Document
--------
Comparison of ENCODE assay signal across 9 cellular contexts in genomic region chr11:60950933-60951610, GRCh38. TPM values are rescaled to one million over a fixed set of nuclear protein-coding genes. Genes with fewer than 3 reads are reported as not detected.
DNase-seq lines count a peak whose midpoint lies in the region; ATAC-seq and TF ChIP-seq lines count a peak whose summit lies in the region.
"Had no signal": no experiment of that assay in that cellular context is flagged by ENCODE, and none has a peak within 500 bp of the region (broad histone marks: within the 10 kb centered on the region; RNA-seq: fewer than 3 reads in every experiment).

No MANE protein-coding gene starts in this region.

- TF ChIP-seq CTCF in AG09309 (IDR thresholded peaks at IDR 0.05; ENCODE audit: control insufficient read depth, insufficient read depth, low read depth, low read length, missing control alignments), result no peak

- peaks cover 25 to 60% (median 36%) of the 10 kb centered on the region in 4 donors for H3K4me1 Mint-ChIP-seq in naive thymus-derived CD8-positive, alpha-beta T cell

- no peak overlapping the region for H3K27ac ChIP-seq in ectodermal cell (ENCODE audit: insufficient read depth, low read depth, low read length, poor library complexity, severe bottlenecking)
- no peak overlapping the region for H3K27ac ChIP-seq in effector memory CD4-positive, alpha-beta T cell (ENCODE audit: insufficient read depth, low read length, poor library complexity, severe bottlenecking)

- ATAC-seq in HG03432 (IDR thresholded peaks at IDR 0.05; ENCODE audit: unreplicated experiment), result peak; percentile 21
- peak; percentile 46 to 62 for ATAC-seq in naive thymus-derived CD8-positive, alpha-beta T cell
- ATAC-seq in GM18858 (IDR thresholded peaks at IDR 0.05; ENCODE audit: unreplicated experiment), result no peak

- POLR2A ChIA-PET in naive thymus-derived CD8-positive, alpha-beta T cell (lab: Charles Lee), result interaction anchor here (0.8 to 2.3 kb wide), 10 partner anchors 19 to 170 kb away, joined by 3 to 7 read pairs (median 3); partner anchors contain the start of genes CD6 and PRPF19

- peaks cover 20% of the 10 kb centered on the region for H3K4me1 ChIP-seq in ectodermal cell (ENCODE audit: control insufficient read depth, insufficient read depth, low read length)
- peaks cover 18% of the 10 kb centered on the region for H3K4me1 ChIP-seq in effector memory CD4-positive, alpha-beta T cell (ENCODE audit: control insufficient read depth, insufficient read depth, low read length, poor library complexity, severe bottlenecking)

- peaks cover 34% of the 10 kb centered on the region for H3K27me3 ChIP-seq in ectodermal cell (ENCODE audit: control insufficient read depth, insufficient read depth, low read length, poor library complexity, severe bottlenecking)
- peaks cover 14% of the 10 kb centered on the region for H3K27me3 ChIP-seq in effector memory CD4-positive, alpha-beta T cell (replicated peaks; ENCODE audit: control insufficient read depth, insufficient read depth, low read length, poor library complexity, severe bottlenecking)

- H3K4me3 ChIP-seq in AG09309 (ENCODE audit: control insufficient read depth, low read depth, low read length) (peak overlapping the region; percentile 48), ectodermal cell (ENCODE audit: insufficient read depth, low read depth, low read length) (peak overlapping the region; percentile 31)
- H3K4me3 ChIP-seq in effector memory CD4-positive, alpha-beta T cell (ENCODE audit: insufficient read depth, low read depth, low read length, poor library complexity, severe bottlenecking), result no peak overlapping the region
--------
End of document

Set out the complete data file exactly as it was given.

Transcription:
Comparison of ENCODE assay signal across 9 cellular contexts in genomic region chr11:60950933-60951610, GRCh38. TPM values are rescaled to one million over a fixed set of nuclear protein-coding genes. Genes with fewer than 3 reads are reported as not detected.
DNase-seq lines count a peak whose midpoint lies in the region; ATAC-seq and TF ChIP-seq lines count a peak whose summit lies in the region.
"Had no signal": no experiment of that assay in that cellular context is flagged by ENCODE, and none has a peak within 500 bp of the region (broad histone marks: within the 10 kb centered on the region; RNA-seq: fewer than 3 reads in every experiment).

No MANE protein-coding gene starts in this region.

- TF ChIP-seq CTCF in AG09309 (IDR thresholded peaks at IDR 0.05; ENCODE audit: control insufficient read depth, insufficient read depth, low read depth, low read length, missing control alignments), result no peak

- peaks cover 25 to 60% (median 36%) of the 10 kb centered on the region in 4 donors for H3K4me1 Mint-ChIP-seq in naive thymus-derived CD8-positive, alpha-beta T cell

- no peak overlapping the region for H3K27ac ChIP-seq in ectodermal cell (ENCODE audit: insufficient read depth, low read depth, low read length, poor library complexity, severe bottlenecking)
- no peak overlapping the region for H3K27ac ChIP-seq in effector memory CD4-positive, alpha-beta T cell (ENCODE audit: insufficient read depth, low read length, poor library complexity, severe bottlenecking)

- ATAC-seq in HG03432 (IDR thresholded peaks at IDR 0.05; ENCODE audit: unreplicated experiment), result peak; percentile 21
- peak; percentile 46 to 62 for ATAC-seq in naive thymus-derived CD8-positive, alpha-beta T cell
- ATAC-seq in GM18858 (IDR thresholded peaks at IDR 0.05; ENCODE audit: unreplicated experiment), result no peak

- POLR2A ChIA-PET in naive thymus-derived CD8-positive, alpha-beta T cell (lab: Charles Lee), result interaction anchor here (0.8 to 2.3 kb wide), 10 partner anchors 19 to 170 kb away, joined by 3 to 7 read pairs (median 3); partner anchors contain the start of genes CD6 and PRPF19

- peaks cover 20% of the 10 kb centered on the region for H3K4me1 ChIP-seq in ectodermal cell (ENCODE audit: control insufficient read depth, insufficient read depth, low read length)
- peaks cover 18% of the 10 kb centered on the region for H3K4me1 ChIP-seq in effector memory CD4-positive, alpha-beta T cell (ENCODE audit: control insufficient read depth, insufficient read depth, low read length, poor library complexity, severe bottlenecking)

- peaks cover 34% of the 10 kb centered on the region for H3K27me3 ChIP-seq in ectodermal cell (ENCODE audit: control insufficient read depth, insufficient read depth, low read length, poor library complexity, severe bottlenecking)
- peaks cover 14% of the 10 kb centered on the region for H3K27me3 ChIP-seq in effector memory CD4-positive, alpha-beta T cell (replicated peaks; ENCODE audit: control insufficient read depth, insufficient read depth, low read length, poor library complexity, severe bottlenecking)

- H3K4me3 ChIP-seq in AG09309 (ENCODE audit: control insufficient read depth, low read depth, low read length) (peak overlapping the region; percentile 48), ectodermal cell (ENCODE audit: insufficient read depth, low read depth, low read length) (peak overlapping the region; percentile 31)
- H3K4me3 ChIP-seq in effector memory CD4-positive, alpha-beta T cell (ENCODE audit: insufficient read depth, low read depth, low read length, poor library complexity, severe bottlenecking), result no peak overlapping the region